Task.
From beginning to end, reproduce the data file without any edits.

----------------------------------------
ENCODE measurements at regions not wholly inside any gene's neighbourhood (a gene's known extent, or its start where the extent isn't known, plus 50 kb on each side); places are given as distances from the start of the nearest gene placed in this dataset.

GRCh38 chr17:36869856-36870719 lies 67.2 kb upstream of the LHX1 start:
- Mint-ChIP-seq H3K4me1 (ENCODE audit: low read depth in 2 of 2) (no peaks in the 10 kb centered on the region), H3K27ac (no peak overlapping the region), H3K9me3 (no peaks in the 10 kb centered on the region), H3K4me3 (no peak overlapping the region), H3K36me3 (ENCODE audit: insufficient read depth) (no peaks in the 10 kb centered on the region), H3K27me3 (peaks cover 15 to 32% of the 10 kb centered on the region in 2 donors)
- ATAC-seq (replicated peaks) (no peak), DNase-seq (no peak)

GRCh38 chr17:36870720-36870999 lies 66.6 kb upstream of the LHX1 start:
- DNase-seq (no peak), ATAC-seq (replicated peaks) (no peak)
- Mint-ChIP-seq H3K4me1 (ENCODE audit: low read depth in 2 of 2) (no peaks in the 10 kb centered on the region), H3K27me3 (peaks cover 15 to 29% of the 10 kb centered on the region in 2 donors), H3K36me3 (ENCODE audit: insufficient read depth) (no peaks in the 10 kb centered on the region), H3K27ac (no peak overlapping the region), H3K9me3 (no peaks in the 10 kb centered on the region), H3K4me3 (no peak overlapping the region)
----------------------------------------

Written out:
ENCODE measurements at regions not wholly inside any gene's neighbourhood (a gene's known extent, or its start where the extent isn't known, plus 50 kb on each side); places are given as distances from the start of the nearest gene placed in this dataset.

GRCh38 chr17:36869856-36870719 lies 67.2 kb upstream of the LHX1 start:
- Mint-ChIP-seq H3K4me1 (ENCODE audit: low read depth in 2 of 2) (no peaks in the 10 kb centered on the region), H3K27ac (no peak overlapping the region), H3K9me3 (no peaks in the 10 kb centered on the region), H3K4me3 (no peak overlapping the region), H3K36me3 (ENCODE audit: insufficient read depth) (no peaks in the 10 kb centered on the region), H3K27me3 (peaks cover 15 to 32% of the 10 kb centered on the region in 2 donors)
- ATAC-seq (replicated peaks) (no peak), DNase-seq (no peak)

GRCh38 chr17:36870720-36870999 lies 66.6 kb upstream of the LHX1 start:
- DNase-seq (no peak), ATAC-seq (replicated peaks) (no peak)
- Mint-ChIP-seq H3K4me1 (ENCODE audit: low read depth in 2 of 2) (no peaks in the 10 kb centered on the region), H3K27me3 (peaks cover 15 to 29% of the 10 kb centered on the region in 2 donors), H3K36me3 (ENCODE audit: insufficient read depth) (no peaks in the 10 kb centered on the region), H3K27ac (no peak overlapping the region), H3K9me3 (no peaks in the 10 kb centered on the region), H3K4me3 (no peak overlapping the region)